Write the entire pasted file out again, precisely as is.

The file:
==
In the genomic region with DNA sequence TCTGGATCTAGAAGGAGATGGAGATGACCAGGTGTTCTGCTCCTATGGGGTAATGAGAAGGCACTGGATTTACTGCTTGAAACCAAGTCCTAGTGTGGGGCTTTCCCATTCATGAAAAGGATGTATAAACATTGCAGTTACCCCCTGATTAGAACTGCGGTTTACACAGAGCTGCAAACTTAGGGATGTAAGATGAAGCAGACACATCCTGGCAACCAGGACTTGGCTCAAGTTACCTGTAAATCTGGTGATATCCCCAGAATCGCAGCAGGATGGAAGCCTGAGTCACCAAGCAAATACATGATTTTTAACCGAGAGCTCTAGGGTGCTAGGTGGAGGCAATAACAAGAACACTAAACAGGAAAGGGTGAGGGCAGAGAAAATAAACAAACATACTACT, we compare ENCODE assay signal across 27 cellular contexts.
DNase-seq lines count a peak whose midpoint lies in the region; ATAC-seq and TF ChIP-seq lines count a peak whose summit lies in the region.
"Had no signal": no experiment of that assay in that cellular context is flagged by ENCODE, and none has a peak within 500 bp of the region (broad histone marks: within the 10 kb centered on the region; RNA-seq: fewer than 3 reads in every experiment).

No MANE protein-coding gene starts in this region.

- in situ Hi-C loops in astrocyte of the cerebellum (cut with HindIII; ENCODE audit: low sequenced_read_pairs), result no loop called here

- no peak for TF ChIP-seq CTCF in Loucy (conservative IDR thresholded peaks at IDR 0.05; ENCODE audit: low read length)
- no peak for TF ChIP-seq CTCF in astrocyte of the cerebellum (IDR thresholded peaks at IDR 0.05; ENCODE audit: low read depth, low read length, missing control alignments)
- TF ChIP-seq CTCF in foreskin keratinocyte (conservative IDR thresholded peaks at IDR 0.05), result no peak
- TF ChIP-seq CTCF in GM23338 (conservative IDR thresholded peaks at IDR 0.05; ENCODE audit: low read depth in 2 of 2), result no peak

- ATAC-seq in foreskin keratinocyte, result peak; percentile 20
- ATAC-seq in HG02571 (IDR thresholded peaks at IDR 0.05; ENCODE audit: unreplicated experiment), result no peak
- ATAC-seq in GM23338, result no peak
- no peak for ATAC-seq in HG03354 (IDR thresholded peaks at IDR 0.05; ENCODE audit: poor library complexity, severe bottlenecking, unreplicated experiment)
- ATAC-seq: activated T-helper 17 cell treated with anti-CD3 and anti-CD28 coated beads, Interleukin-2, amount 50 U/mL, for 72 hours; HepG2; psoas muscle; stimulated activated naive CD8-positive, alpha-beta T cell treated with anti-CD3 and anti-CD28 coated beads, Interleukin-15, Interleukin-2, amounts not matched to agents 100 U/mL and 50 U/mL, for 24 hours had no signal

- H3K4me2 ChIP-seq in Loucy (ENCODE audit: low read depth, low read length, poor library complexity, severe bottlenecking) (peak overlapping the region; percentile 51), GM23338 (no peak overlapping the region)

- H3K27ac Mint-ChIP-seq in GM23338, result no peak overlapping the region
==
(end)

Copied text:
In the genomic region with DNA sequence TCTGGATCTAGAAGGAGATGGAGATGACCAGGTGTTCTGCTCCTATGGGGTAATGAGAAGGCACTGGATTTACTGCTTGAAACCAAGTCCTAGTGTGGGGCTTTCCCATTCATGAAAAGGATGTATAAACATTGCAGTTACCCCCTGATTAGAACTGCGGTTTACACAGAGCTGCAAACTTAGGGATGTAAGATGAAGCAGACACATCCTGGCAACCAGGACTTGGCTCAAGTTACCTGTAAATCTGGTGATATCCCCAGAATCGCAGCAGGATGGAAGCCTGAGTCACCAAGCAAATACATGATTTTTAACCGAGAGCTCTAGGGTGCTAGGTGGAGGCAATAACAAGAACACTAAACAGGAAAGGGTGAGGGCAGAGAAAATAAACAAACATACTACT, we compare ENCODE assay signal across 27 cellular contexts.
DNase-seq lines count a peak whose midpoint lies in the region; ATAC-seq and TF ChIP-seq lines count a peak whose summit lies in the region.
"Had no signal": no experiment of that assay in that cellular context is flagged by ENCODE, and none has a peak within 500 bp of the region (broad histone marks: within the 10 kb centered on the region; RNA-seq: fewer than 3 reads in every experiment).

No MANE protein-coding gene starts in this region.

- in situ Hi-C loops in astrocyte of the cerebellum (cut with HindIII; ENCODE audit: low sequenced_read_pairs), result no loop called here

- no peak for TF ChIP-seq CTCF in Loucy (conservative IDR thresholded peaks at IDR 0.05; ENCODE audit: low read length)
- no peak for TF ChIP-seq CTCF in astrocyte of the cerebellum (IDR thresholded peaks at IDR 0.05; ENCODE audit: low read depth, low read length, missing control alignments)
- TF ChIP-seq CTCF in foreskin keratinocyte (conservative IDR thresholded peaks at IDR 0.05), result no peak
- TF ChIP-seq CTCF in GM23338 (conservative IDR thresholded peaks at IDR 0.05; ENCODE audit: low read depth in 2 of 2), result no peak

- ATAC-seq in foreskin keratinocyte, result peak; percentile 20
- ATAC-seq in HG02571 (IDR thresholded peaks at IDR 0.05; ENCODE audit: unreplicated experiment), result no peak
- ATAC-seq in GM23338, result no peak
- no peak for ATAC-seq in HG03354 (IDR thresholded peaks at IDR 0.05; ENCODE audit: poor library complexity, severe bottlenecking, unreplicated experiment)
- ATAC-seq: activated T-helper 17 cell treated with anti-CD3 and anti-CD28 coated beads, Interleukin-2, amount 50 U/mL, for 72 hours; HepG2; psoas muscle; stimulated activated naive CD8-positive, alpha-beta T cell treated with anti-CD3 and anti-CD28 coated beads, Interleukin-15, Interleukin-2, amounts not matched to agents 100 U/mL and 50 U/mL, for 24 hours had no signal

- H3K4me2 ChIP-seq in Loucy (ENCODE audit: low read depth, low read length, poor library complexity, severe bottlenecking) (peak overlapping the region; percentile 51), GM23338 (no peak overlapping the region)

- H3K27ac Mint-ChIP-seq in GM23338, result no peak overlapping the region